Seeking book recommendations similar to Every Heart a Doorway
June 1, 2016 1:24 PM   Subscribe

I recently read Seanan McGuire's amazing Every Heart a Dooryway (so good! why so short!) and I am seeking similar fiction in this same vein.

After reading Every Heart a Doorway, I realized how much I love this particular genre of ... self-aware magical fiction? Not sure the best way to describe it. Other books I would categorize as being in the same genre are:

Lev Grossman's The Magicians (Grossman said in an interview: "Part of the joke of The Magicians is that I’m taking a Narnia-style fantasy world and forcing it to behave consistently. It turns out that you have to bend it and distort it and break it to make it fit.")

Rainbow Rowell's take on Harry Potter in Carry On

Any ideas on more books to scratch this itch?
posted by rainbowbrite to Media & Arts (9 answers total) 20 users marked this as a favorite
Cat Valente's Fairyland books are portal fantasy that is very VERY aware about the tropes of portal fantasies. It's finally finished (5 books and a novella on and it's splendid. (Seanan and Cat are friends and clearly have similar thoughts on the subject.)
posted by restless_nomad at 1:43 PM on June 1, 2016 [2 favorites]

Best answer: Jo Walton's stuff might work, primarily Among Others and My Real Children.
posted by pie ninja at 2:33 PM on June 1, 2016 [1 favorite]

Best answer: All of Ursula Vernon's adult stuff (as T. Kingfisher). Maybe Charlie Jane Anders' All The Birds In The Sky (note: I thought it was an excellent novelette hiding in a novel). Cat Valente's stuff is also good, but it's middle grade.
posted by jeather at 2:39 PM on June 1, 2016 [1 favorite]

Recently I could not put down Holly Black's The Darkest Part of the Forest.

The Rest of Us Just Live Here by Patrick Ness is about the kids who aren't part of the monster-fighting clique at school.
posted by not that girl at 3:09 PM on June 1, 2016 [1 favorite]

Gene Wolfe's non-New Sun novels, especially Peace.
posted by Potomac Avenue at 6:22 PM on June 1, 2016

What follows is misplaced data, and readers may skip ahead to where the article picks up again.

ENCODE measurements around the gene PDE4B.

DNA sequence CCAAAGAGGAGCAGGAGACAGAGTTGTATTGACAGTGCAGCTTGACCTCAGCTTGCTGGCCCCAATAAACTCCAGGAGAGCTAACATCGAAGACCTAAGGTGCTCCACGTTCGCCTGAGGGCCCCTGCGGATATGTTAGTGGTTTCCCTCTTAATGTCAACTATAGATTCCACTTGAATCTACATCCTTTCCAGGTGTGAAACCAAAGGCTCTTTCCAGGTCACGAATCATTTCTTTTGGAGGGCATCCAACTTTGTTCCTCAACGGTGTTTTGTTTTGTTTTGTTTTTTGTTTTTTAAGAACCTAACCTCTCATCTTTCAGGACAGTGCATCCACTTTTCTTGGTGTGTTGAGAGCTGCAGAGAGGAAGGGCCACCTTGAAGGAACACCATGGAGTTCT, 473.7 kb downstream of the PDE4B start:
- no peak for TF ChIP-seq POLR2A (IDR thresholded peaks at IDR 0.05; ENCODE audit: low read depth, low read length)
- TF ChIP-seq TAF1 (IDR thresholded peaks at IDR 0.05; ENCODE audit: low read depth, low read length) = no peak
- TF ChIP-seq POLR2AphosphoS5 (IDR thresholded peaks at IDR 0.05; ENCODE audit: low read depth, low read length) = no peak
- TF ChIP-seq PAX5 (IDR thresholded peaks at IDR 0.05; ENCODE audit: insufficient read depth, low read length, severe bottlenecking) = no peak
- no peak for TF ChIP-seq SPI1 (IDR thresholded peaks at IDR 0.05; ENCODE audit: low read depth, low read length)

Best answer: Daryl Gregory's We Are All Completely Fine is similar to Every Heart a Dooryway in several respects: it's a novella in which a plot develops around some folks in group therapy who've all lived through distinctive stories that each nod toward horror sub-genres. I don't recall it being too visceral--just creepy, like several fantasy worlds in McGuire's story--but I think it's also not as poignant.

I'd also suggest reading through to the third book in Seanan McGuire's Velveteen series, which is about a person adapting to fantasy worlds very like those in EHAD but based on holidays/seasons, and also trying the Discworld Witches novels, which get good pretty quickly and often deal with story logic in a self-aware way. Those suggestions aren't as similar in terms of the situation, but the themes and the mood/tone/affective qualities seem similar to me.
posted by Wobbuffet at 6:40 PM on June 1, 2016 [1 favorite]

You may love the Rivers of London books. They're delightful. A recurring subplot is the main character attempting to experimentally determine the limits of magic and apply the rules of cause and effect, usually quite successfully.
posted by you're a kitty! at 11:07 PM on June 1, 2016 [1 favorite]

Would definitely second The Rest of Us Just Live Here by Patrick Ness and Daryl Gregory's We Are All Completely Fine as very good genre-aware genre fiction.

I will add Diana Wynne Jones' Dark Lord of Derkholm. (For best effect, consider reading her Tough Guide to Fantasyland immediately beforehand.)

Seanan McGuire's Indexing and the sequel Indexing: Reflections might also scratch this itch a bit if you haven't read them already.

Not quite along the same lines, but also doing interesting things with genre-awareness: Afterworlds by Scott Westerfeld is simultaneously the story of a new YA fantasy author and the YA fantasy she is writing; The Interior Life by Katherine Blake is simultaneously the story of a bored housewife and the imaginary(?) fantasy story she tells herself to pass the time, and it's really great.
posted by kyrademon at 6:15 AM on June 2, 2016

Response by poster: So many great answers! I ended up marking at best answers the books I ended up ordering/reading, but I will hopefully work my way through the rest of the list eventually! :) Thanks all.
posted by rainbowbrite at 8:22 AM on June 14, 2016

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